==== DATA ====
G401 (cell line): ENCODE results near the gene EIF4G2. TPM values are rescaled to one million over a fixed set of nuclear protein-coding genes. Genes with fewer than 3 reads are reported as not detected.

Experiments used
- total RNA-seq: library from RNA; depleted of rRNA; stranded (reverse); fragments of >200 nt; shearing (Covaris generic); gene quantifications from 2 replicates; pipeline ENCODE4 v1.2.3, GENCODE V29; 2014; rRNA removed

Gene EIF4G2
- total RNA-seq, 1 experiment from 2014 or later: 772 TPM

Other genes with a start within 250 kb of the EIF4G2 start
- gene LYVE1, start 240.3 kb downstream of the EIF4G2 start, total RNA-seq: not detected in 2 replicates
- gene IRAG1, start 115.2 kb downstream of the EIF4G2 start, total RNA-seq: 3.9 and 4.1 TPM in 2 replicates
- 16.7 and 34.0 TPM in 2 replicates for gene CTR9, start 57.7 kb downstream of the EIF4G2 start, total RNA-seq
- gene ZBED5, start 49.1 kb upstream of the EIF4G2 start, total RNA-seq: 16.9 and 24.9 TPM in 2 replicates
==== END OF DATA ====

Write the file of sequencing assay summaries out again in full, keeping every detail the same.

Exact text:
G401 (cell line): ENCODE results near the gene EIF4G2. TPM values are rescaled to one million over a fixed set of nuclear protein-coding genes. Genes with fewer than 3 reads are reported as not detected.

Experiments used
- total RNA-seq: library from RNA; depleted of rRNA; stranded (reverse); fragments of >200 nt; shearing (Covaris generic); gene quantifications from 2 replicates; pipeline ENCODE4 v1.2.3, GENCODE V29; 2014; rRNA removed

Gene EIF4G2
- total RNA-seq, 1 experiment from 2014 or later: 772 TPM

Other genes with a start within 250 kb of the EIF4G2 start
- gene LYVE1, start 240.3 kb downstream of the EIF4G2 start, total RNA-seq: not detected in 2 replicates
- gene IRAG1, start 115.2 kb downstream of the EIF4G2 start, total RNA-seq: 3.9 and 4.1 TPM in 2 replicates
- 16.7 and 34.0 TPM in 2 replicates for gene CTR9, start 57.7 kb downstream of the EIF4G2 start, total RNA-seq
- gene ZBED5, start 49.1 kb upstream of the EIF4G2 start, total RNA-seq: 16.9 and 24.9 TPM in 2 replicates